“Communication, talking, and trying to work together as neighbors have really helped,” said McGuigan.

Noting that the larger issue is with the lingering effects of earlier, outdated – or possibly non-existent – city code, McGuigan offered that being in touch with city officials is as equal in importance as dealing with smaller neighborhood flare-ups.

To this end, she consulted Josh Cohen, special assistant to Councilman Curtis Jones, Jr., who in turn contacted the Streets Department about the situation. With the Houghton Street accessway being a private road, residents are ineligible for help from the city, but can erect a locked gate to limit through-traffic.

“It’s just a reality that construction is happening and that we’ve got these old streets and old laws on the books,” she said.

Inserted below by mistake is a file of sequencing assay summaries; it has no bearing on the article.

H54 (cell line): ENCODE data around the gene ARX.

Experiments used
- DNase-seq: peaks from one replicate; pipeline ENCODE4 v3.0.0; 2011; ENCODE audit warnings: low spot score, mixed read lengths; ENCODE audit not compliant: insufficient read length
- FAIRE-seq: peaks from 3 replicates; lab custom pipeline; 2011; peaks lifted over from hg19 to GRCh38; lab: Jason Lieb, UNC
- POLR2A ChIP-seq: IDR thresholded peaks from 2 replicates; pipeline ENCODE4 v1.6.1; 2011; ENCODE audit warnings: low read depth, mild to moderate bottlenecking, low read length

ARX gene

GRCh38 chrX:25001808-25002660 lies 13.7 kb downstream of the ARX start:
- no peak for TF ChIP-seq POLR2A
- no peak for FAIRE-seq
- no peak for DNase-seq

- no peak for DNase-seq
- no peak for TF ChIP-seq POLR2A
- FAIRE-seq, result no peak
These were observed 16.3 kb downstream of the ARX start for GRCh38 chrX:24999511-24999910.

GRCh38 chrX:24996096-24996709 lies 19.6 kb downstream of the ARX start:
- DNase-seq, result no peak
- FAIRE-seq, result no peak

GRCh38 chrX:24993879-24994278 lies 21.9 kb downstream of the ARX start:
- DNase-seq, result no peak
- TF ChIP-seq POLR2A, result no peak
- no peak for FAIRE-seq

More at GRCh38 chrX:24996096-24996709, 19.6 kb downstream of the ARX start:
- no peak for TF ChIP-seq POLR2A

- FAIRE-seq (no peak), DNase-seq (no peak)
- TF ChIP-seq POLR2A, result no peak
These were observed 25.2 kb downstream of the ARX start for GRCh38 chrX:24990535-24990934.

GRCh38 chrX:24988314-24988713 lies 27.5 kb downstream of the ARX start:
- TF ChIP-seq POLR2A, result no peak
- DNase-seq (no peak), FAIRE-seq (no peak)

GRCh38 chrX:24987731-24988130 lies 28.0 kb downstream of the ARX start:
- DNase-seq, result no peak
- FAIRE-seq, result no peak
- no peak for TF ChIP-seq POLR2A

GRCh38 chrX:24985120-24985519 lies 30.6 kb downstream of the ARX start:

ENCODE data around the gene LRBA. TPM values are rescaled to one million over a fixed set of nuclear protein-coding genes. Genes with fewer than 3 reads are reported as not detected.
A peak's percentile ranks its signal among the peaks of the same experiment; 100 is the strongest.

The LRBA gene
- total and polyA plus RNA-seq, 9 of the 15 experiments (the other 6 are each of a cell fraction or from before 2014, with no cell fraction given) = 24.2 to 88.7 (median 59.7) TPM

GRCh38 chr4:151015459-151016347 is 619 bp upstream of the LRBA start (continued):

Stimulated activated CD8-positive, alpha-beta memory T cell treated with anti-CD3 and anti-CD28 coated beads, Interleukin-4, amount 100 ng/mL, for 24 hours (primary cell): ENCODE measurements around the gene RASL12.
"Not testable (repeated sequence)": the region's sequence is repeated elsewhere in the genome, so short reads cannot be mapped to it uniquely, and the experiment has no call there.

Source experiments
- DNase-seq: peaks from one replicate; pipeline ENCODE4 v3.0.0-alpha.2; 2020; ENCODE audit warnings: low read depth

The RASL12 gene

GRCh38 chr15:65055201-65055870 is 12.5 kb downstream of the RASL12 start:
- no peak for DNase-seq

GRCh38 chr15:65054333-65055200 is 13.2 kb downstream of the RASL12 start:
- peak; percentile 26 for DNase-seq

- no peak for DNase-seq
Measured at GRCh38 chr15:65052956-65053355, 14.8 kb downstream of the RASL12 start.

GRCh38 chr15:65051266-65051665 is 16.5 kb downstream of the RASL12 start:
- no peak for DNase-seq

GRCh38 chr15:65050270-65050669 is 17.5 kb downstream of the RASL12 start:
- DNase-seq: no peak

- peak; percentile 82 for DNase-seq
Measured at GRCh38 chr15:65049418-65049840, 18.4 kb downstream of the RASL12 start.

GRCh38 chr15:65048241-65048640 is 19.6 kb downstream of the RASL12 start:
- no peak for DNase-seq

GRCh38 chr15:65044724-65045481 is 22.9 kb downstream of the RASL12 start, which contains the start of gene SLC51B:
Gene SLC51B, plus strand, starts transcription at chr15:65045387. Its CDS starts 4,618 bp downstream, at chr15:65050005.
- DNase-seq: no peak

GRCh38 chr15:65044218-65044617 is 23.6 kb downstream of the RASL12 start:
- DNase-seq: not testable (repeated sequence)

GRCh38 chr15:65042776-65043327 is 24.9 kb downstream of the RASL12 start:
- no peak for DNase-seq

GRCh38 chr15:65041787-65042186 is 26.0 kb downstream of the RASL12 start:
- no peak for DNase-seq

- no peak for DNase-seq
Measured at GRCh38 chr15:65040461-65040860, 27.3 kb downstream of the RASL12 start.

With the larger policy issue identified, community members are still split in their feelings about the house.

Ted Prusinski of Rector Street reiterated earlier cited sentiments about community notification and emergency vehicle access.

“These builders, they know what they’re doing,” he said ominously.

Charles Harron of Houghton Street implored his neighbors to accept change, saying “Hey, there’s a house there, what are you going to do?”

“It’s a beautiful house,” he continued. “It’s going to fit right in with the neighborhood.”

While Rector Street residents appear to remain unsatisfied, a teasing remark made by McGuigan seemed to underscore the separate peace that some residents had reached with Buckley.

“He said he’s going to put a deck and pool on the back of all of our houses,” she said.